(At the end of the show, my new friend returned my adapter in a little bag attached to a VERY nice bottle of champagne.  Now THAT’S a class act …)


Actual dialogue from a recent trade show:

Me:  Traffic’s really down this year, huh?

Exhibitor:  Yeah,  a lot less people.  Seems like about HALF.

Me:   Well, it’s not the greatest destination.

Exhibitor:  No kidding.  But, it is what it is.

Me:  And it sure doesn’t help being in the back of the hall.

Exhibitor:  Well, Whatcha gonna do?  It’s all they had left.

Me:  So, how’s the show been for you?

Exhibitor:  Oh.  FANTASTIC.  Having a great time.  Met some amazing people…

This was NOT the answer I expected.   Why the heck was this guy having such a great time?  Was he delusional?  Heavily medicated?   I had to find out.  So, I stepped away from his little pop-up booth and watched him for awhile.  And in ten minutes, I knew exactly WHY he was having so much fun and meeting so many ‘amazing people.’

He was smiling.  A LOT.  And talking to everyone who came by.  Small talk.  Commenting on shoes, ties, hairstyles, how much free stuff people had accumulated.  The guy was an ambassador of good will.  And it worked.  People stopped and chatted.  They laughed.  And many of them asked HIM what HIS company did.

So, this week’s blog has a very simple point:

When you’re in your booth, SMILE …. a LOT. Chat to people walking by.  Don’t worry about selling your stuff.  Just talk.  And if you’re not in a great mood, then for crying out loud … FAKE IT.

I promise.  You will feel better.  And you’ll have a much better time on the Exhibit Floor.  And you may meet some amazing people …

“That’s NOT in my Job Description”

This week’s “Hey Newman” blog was to be about ‘going-above-and-beyond, ‘thinking-outside-the-box,’ ‘getting-things-done.’  But instead of speaking about this in the abstract, I decided to invite fellow blogger, Jennifer Canale, to share her recent experience at a small trade show in New Orleans.

I believe it  speaks to this subject particularly well:


Question:  What do you do when you show up on Day One of a trade show, and discover…

1.  The product literature didn’t make it to the show.

2.  The show entrance and your booth are at opposite ends of the building.

3.  There are no dedicated trade show hours ??

Answer:  Whatever you HAVE TO DO!!

You may have been brought in as a “Crowd Gatherer” or “Booth Hostess,” but when it comes down to it, you are part of the Marketing Team.  This means you do whatever you have to do to make your show a success, whether you think it’s in your job description or not.


What happens when the Client unpacks the shipping boxes an hour before showtime and realizes that THERE IS NO LITERATURE TO HAND OUT??


You ask them to put whatever files they can find on a thumb drive.  You change into your comfy shoes.  You Google the nearest FedEx Kinko’s.  You take their Corporate Credit Card and off you go.  Thirty minutes later you’re back with bags full of pamphlets and flyers.  You put on your heels.  You’re a hero.   Miracle #1.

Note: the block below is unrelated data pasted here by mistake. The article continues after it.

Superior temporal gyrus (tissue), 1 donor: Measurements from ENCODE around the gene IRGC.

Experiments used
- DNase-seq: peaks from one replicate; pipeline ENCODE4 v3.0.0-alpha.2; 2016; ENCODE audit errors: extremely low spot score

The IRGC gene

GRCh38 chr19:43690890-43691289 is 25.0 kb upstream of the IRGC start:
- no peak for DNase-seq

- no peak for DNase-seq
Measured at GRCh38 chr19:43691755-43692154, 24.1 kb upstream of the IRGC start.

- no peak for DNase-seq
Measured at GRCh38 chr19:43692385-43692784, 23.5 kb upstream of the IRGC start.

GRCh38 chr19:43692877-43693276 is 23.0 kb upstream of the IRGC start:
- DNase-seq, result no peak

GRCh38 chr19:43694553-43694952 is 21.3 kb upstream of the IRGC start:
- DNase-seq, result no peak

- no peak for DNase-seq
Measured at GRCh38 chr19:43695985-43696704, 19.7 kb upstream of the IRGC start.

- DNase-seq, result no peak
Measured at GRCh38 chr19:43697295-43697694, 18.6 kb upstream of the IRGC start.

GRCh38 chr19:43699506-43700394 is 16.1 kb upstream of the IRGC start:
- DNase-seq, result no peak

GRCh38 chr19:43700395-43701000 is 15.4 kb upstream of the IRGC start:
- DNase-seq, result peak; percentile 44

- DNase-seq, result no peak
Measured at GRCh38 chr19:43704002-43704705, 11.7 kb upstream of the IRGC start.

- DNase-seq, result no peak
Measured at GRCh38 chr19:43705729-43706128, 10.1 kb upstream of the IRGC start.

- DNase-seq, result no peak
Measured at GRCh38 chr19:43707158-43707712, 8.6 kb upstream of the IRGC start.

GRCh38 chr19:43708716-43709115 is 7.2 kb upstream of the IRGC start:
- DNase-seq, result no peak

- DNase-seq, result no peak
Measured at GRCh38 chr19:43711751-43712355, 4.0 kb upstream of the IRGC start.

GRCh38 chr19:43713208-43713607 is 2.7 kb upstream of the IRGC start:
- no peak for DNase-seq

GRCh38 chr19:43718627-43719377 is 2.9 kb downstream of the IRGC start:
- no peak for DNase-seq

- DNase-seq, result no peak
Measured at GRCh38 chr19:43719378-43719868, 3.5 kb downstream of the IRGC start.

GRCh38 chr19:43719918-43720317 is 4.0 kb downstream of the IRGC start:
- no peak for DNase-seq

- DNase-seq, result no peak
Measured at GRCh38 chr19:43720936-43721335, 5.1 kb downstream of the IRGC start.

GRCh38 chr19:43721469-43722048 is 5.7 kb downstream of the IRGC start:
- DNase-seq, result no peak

Then …

What do you do when your booth is in the far corner of the convention hall and no one is coming to visit?

You work your magic !

It’s hard to be a Crowd Gatherer for a Presenter when he has no one to PRESENT to.  He may be great at sleight of hand, but without anyone to watch him … who cares?   So you grab an extra deck of cards and go out into the main hallways and tell every attendee you see to “Pick a Card!  Any card!  Take that Magic Card to Booth 1617 and turn it in for a prize!”  Next thing you know, the booth is full of attendees watching the Presentation!  AND, since all the attendees are turning in playing cards for prizes, your client has a pretty good idea who it was that pulled in the crowds.  Miracle #2.

And as if THAT wasn’t enough …

What do you do when the only time the attendees are in the Expo Hall hall is for meals?  To make matters worse, the Caterers, in their infinite wisdom, put a giant curtain in front of your booth, so no one sees you or your presenter.

Step out from behind the curtain.

That booth in the corner is now part of the dining entertainment.  Visit the tables during lunch and welcome the attendees.  Invite them over to you booth for some lunchtime magic.  Tell them that your presenter will teach them a trick and give them a special gift to take home with them. Miracle #3.

And after this third miracle, you are officially a New Orleans Saint  (Sorry, couldn’t resist.)

Tricks like this (pun intended) will get your booth full of prospects, and get your client to see the value that you bring to their trade show marketing effort.   If your client doesn’t get good leads, they’re not likely to come back to this show.  And if they don’t come back to the show … you’re not working for them.

So …

You step up.  You help wherever you can. You do things that might not be part of your job description.  You make problems disappear.  Then, the morning after the show, you get an email thanking you for the great job you did along with a contract for their next three shows.

Life is Good.


Have any stories about things YOU’VE done that were not part of your job description? Emptying trash at your trade show booth?  Vacuuming carpets?  Rebuilding a server?  We’d love to hear them.